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Fort Worth's new thoroughfare plan aims for more variety in street design

Fort Worth is launching a review of its master thoroughfare plan aimed at accommodating continued suburban growth and central city redevelopment with a greater variety of streets and more efficient traffic flow.

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UPDATE: Could American Airlines move its headquarters?

A key linchpin in the Fort Worth economy, American Airlines Group Inc., is considering sites for a new headquarters, possibly outside the city, the airline’s CEO said this morning.

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Crestwood area hoping to block planned office building

Residents of West Fort Worth’s Crestwood Association are trying to block the rezoning of a small apartment complex at White Settlement Road and North Bailey Avenue to make way for a planned office building, saying it would represent the start of commercial encroachment into their neighborhood.

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Tiger Woods takes a swing at Fort Worth's Dan Jenkins - in print anyway

Rarely does Golf Digest make the news. Leave it to Dan Jenkins to change that.

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Hilton Fort Worth named to Historic Hotels

The Hilton Fort Worth is one of 24 hotels named a member of the Historic Hotels of America, the Washington, D.C.-based group announced on Nov. 18.

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Motion: Toss BP supervisors' manslaughter charges

JANET McCONNAUGHEY, Associated Press

NEW ORLEANS (AP) — Lawyers for two BP rig supervisors charged with manslaughter in the Deepwater Horizon disaster say the indictment should be dismissed because prosecutors accuse the men of violating standards that didn't exist when an explosion killed 11 workers on April 20, 2010.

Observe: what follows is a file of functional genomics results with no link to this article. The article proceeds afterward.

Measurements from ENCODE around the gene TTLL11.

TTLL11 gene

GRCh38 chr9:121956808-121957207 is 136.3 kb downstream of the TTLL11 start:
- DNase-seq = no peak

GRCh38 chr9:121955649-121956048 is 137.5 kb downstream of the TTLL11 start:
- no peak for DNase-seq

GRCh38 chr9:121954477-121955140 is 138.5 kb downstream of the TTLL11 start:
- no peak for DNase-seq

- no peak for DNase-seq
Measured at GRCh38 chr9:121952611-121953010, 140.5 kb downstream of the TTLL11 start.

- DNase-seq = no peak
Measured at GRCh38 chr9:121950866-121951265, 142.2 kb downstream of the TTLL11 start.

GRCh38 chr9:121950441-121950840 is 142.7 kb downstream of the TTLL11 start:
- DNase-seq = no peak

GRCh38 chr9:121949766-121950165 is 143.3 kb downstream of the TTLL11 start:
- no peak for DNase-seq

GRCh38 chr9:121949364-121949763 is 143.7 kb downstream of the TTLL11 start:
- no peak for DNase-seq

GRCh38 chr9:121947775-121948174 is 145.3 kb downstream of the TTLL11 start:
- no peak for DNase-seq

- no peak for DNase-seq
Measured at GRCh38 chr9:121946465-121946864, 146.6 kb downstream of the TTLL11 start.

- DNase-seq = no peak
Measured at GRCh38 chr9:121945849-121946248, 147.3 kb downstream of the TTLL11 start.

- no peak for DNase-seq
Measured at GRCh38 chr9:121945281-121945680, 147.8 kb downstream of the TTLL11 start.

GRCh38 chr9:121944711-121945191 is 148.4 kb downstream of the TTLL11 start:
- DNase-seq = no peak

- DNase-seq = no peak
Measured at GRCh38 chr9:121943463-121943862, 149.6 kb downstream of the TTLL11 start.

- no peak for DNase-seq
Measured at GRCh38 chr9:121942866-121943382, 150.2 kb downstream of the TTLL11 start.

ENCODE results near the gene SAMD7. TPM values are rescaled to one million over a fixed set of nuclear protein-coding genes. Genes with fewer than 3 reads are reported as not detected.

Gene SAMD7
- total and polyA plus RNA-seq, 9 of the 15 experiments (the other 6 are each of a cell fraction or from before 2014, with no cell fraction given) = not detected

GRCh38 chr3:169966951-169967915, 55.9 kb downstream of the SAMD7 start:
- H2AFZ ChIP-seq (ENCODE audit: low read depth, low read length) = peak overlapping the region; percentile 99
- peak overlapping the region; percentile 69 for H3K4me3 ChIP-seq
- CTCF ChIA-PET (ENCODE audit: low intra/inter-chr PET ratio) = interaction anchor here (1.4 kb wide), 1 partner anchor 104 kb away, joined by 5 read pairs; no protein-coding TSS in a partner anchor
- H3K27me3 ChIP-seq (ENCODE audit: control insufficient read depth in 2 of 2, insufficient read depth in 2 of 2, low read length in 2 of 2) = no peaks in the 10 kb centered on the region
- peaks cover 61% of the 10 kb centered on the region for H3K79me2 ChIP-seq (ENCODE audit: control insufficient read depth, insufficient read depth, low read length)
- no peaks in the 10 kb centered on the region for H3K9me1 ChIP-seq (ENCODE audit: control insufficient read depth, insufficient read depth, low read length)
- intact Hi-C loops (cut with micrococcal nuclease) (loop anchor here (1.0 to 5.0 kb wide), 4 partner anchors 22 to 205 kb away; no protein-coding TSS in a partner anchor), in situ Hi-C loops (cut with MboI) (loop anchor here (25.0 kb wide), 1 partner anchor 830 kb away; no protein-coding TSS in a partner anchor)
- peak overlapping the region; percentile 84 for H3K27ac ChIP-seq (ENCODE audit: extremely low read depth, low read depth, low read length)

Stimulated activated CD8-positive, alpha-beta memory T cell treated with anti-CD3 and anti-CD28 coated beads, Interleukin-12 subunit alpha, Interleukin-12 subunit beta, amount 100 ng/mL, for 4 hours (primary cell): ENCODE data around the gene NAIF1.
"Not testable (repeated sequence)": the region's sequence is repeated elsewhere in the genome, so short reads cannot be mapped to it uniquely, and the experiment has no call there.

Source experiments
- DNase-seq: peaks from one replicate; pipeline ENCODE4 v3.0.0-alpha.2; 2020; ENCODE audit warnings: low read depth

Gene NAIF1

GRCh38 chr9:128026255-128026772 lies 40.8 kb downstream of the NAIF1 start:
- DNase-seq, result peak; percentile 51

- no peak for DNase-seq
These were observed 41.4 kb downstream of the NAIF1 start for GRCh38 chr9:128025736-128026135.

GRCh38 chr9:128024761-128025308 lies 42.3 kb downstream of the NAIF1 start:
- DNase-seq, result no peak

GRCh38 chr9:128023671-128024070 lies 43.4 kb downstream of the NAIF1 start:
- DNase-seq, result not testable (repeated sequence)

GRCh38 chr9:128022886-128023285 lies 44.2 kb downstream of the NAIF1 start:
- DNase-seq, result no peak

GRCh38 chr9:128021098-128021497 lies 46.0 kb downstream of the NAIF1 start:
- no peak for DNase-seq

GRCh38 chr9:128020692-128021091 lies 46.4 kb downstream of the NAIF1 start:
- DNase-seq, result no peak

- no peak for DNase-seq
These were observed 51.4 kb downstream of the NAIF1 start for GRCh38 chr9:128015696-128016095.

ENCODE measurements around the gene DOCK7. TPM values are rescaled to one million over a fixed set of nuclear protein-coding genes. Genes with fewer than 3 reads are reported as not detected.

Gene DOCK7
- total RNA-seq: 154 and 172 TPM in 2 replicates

Robert Kaluza and Donald Vidrine are scheduled for trial June 2 on 11 counts each of involuntary manslaughter and "seaman's manslaughter."

They have pleaded not guilty to charges that they botched a key safety test and disregarded abnormally high pressure readings that prosecutors described as glaring signs of trouble before the blowout of BP PLC's Macondo well.

Federal rules at the time "did not even mention — much less require" the test in question, according to a 33-page memorandum filed with the motion on Thursday.

"This case involves a highly technical field, in which courts should be particularly suspicious of second-guessing under 'standards' that have been developed after the fact," they wrote.

A Justice Department spokesman did not immediately respond to a request for comment.

U.S. District Judge Stanwood Duval has not ruled on an earlier motion to dismiss the charges. He heard those arguments Sept. 18.

Prosecutors contend that BP should have investigated the pressure readings even though the Transocean drill crew explained them and even though no rules or industry standards required the BP workers to do more than they had been told, the attorneys argued.

Transocean was the rig owner.

"With perfect hindsight, the government has constructed a new standard for this prosecution — one that did not exist on April 20," they wrote.

That makes the law's application in this case unconstitutionally vague, the attorneys said.

"The purported 'standards' on which the government relies — take 'necessary' precautions to control the well, and 'be safe'" are not clear, they wrote.

The explosion that killed the rig workers triggered the nation's worst offshore oil spill. A separate trial, resuming Monday, will look at just how much oil gushed into the Gulf of Mexico in the 86 days before the well was capped and what BP and its contractors did to stop the flow.

 

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